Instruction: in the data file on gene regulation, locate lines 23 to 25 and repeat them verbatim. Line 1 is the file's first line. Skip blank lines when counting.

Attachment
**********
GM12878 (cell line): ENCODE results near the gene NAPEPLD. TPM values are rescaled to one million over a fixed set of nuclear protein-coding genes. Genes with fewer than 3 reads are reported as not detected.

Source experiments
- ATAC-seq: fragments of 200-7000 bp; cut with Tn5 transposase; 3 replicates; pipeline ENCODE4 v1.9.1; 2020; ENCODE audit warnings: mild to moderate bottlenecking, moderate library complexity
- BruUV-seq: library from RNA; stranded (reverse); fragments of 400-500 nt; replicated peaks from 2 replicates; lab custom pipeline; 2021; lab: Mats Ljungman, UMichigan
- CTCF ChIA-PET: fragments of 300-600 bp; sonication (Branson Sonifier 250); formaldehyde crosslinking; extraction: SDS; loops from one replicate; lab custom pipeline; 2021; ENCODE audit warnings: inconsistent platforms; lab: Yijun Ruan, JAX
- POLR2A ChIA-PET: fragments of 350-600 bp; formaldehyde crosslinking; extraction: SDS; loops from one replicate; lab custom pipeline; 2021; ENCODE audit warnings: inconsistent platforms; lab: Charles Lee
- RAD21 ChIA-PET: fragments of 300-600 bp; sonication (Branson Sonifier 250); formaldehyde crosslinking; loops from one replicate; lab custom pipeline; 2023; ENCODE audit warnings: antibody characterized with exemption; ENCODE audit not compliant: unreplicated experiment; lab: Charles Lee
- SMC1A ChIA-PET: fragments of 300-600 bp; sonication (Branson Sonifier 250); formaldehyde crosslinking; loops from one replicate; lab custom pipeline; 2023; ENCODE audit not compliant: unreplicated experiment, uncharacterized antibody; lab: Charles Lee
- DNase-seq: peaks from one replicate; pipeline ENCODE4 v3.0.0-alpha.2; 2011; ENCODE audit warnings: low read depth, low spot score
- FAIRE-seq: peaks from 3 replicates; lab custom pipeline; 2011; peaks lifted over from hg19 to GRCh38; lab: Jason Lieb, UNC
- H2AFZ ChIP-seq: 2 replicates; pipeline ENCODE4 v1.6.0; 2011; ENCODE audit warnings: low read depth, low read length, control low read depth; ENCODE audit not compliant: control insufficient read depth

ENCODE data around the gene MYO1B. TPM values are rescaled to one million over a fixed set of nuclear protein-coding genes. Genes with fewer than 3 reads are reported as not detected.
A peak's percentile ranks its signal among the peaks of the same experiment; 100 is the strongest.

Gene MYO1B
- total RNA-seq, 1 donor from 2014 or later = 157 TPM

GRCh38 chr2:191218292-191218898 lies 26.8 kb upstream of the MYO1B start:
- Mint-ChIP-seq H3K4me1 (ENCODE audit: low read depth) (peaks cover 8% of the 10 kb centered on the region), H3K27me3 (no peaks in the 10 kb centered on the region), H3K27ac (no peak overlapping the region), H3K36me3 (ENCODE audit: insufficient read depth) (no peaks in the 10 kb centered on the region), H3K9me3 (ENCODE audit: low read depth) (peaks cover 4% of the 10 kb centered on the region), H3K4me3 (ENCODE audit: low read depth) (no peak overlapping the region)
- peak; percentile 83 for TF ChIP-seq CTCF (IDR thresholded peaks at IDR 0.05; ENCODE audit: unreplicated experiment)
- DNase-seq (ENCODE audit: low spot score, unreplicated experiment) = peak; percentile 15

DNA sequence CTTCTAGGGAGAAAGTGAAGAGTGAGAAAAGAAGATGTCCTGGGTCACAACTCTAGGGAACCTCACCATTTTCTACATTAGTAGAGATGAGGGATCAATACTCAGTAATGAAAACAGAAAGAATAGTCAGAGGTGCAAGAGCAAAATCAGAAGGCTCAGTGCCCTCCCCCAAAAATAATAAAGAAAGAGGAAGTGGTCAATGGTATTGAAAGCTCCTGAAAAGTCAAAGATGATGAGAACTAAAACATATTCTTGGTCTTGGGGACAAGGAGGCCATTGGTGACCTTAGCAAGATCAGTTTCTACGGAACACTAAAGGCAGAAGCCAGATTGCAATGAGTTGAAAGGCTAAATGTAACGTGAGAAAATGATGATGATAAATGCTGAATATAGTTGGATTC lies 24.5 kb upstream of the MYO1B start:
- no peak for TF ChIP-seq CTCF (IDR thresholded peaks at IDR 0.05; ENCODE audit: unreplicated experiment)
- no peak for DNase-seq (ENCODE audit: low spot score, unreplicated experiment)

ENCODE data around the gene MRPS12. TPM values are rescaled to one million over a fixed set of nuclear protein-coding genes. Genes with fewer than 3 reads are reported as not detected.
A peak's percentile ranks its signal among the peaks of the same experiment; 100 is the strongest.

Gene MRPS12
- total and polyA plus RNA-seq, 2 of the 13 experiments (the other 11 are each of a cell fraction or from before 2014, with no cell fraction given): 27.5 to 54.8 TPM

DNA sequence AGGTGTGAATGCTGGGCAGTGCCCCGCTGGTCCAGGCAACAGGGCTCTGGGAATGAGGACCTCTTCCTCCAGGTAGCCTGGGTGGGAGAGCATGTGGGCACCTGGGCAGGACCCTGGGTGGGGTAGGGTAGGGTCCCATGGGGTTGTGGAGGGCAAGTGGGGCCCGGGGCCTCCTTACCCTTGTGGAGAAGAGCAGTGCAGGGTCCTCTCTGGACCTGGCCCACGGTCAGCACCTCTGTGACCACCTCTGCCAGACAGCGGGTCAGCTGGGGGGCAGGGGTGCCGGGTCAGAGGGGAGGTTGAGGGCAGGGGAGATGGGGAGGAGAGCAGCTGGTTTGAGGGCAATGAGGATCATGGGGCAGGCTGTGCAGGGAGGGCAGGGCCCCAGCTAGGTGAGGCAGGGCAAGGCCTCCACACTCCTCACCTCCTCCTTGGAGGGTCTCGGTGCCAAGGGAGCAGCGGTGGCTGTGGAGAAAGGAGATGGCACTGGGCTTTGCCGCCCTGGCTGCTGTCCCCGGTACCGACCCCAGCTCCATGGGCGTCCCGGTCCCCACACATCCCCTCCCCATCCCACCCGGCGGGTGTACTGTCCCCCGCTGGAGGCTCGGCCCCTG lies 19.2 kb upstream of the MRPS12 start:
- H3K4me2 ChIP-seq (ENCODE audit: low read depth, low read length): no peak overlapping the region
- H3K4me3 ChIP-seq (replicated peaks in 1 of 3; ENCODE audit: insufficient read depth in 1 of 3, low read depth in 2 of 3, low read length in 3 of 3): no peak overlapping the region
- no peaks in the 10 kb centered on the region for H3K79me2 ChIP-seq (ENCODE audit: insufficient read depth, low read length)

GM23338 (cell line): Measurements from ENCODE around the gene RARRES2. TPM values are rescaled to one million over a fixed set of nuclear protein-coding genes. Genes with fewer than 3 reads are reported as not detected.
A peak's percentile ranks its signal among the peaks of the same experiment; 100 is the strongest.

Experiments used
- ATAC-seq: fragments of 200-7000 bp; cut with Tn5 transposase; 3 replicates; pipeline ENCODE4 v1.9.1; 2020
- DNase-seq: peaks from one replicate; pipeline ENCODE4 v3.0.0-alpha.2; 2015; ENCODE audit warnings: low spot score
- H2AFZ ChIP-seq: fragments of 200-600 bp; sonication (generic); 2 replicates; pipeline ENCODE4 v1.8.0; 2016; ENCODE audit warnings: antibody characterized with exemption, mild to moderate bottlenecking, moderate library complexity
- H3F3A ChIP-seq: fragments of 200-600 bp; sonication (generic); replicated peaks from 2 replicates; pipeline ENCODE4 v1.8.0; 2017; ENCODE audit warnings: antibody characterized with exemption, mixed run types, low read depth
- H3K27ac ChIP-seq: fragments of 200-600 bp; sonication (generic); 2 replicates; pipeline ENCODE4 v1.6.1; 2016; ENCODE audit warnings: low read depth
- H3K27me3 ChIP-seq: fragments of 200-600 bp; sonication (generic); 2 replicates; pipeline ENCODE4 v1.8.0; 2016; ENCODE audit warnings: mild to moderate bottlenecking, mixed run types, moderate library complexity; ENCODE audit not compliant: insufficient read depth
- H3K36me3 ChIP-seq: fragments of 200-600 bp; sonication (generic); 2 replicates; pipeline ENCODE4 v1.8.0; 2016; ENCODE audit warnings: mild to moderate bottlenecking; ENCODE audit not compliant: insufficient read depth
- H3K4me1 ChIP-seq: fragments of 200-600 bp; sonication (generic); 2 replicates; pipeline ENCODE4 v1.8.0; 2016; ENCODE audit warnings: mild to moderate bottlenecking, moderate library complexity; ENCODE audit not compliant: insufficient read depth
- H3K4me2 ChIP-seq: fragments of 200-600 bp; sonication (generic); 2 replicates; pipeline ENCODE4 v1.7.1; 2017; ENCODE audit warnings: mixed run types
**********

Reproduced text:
ENCODE data around the gene MRPS12. TPM values are rescaled to one million over a fixed set of nuclear protein-coding genes. Genes with fewer than 3 reads are reported as not detected.
A peak's percentile ranks its signal among the peaks of the same experiment; 100 is the strongest.

Gene MRPS12